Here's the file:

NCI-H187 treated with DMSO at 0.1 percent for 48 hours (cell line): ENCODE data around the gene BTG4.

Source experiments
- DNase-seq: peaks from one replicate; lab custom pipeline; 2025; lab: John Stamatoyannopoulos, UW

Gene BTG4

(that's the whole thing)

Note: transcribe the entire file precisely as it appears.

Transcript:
NCI-H187 treated with DMSO at 0.1 percent for 48 hours (cell line): ENCODE data around the gene BTG4.

Source experiments
- DNase-seq: peaks from one replicate; lab custom pipeline; 2025; lab: John Stamatoyannopoulos, UW

Gene BTG4